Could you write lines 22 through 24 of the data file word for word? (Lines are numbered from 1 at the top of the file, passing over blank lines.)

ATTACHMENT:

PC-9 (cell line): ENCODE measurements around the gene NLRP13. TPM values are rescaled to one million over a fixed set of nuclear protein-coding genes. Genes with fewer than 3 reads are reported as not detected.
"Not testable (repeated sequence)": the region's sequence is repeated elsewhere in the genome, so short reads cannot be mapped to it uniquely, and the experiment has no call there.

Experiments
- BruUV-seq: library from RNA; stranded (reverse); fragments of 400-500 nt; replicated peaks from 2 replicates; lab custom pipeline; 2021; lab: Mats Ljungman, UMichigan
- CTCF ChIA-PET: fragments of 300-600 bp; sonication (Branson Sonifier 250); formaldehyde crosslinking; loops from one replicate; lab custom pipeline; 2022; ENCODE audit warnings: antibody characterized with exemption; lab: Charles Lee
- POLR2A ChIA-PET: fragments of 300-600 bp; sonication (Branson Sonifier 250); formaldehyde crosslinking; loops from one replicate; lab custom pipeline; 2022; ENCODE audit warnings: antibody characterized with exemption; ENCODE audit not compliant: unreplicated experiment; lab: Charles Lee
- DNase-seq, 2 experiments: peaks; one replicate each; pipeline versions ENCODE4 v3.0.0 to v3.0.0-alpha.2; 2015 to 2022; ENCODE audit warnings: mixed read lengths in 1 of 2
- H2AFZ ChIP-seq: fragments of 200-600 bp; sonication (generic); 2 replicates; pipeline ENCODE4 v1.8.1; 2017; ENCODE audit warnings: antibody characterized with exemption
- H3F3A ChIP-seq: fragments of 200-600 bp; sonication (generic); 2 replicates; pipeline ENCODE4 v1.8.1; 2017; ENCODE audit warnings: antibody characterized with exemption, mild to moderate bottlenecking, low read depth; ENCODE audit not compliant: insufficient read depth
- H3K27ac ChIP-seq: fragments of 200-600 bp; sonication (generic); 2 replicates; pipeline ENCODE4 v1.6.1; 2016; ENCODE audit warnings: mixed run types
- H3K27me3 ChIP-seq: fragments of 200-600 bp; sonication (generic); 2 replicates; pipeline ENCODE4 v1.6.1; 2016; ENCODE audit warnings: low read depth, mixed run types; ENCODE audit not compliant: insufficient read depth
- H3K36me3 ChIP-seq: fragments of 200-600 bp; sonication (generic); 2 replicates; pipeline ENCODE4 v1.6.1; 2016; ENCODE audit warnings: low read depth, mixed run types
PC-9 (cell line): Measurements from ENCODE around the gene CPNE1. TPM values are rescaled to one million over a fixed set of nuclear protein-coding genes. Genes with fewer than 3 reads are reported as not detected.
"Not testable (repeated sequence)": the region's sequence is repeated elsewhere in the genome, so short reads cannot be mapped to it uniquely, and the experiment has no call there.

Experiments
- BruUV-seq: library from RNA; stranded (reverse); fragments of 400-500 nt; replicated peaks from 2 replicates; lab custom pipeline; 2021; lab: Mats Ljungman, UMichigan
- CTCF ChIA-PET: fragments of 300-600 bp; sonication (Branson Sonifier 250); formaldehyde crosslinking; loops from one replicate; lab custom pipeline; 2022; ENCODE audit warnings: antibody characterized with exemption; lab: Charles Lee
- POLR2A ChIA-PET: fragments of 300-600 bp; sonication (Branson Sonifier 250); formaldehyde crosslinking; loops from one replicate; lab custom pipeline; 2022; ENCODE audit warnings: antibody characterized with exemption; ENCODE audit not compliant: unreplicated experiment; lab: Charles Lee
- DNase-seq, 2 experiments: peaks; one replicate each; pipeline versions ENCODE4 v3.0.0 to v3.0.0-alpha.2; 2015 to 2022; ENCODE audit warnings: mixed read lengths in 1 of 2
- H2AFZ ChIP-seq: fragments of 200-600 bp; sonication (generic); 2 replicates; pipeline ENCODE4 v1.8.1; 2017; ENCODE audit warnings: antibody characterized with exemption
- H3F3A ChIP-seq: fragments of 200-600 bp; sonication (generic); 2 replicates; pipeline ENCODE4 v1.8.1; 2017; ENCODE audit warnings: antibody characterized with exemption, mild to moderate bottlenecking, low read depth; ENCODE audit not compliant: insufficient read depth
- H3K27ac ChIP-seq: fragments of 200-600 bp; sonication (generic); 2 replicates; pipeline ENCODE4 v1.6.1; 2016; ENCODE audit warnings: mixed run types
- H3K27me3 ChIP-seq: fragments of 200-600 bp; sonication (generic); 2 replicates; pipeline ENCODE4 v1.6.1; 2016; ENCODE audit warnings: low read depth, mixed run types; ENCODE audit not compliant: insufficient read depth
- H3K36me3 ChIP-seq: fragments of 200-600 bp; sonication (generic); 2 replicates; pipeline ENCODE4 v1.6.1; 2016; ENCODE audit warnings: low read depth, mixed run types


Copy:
- H3K27ac ChIP-seq: fragments of 200-600 bp; sonication (generic); 2 replicates; pipeline ENCODE4 v1.6.1; 2016; ENCODE audit warnings: mixed run types
- H3K27me3 ChIP-seq: fragments of 200-600 bp; sonication (generic); 2 replicates; pipeline ENCODE4 v1.6.1; 2016; ENCODE audit warnings: low read depth, mixed run types; ENCODE audit not compliant: insufficient read depth
- H3K36me3 ChIP-seq: fragments of 200-600 bp; sonication (generic); 2 replicates; pipeline ENCODE4 v1.6.1; 2016; ENCODE audit warnings: low read depth, mixed run types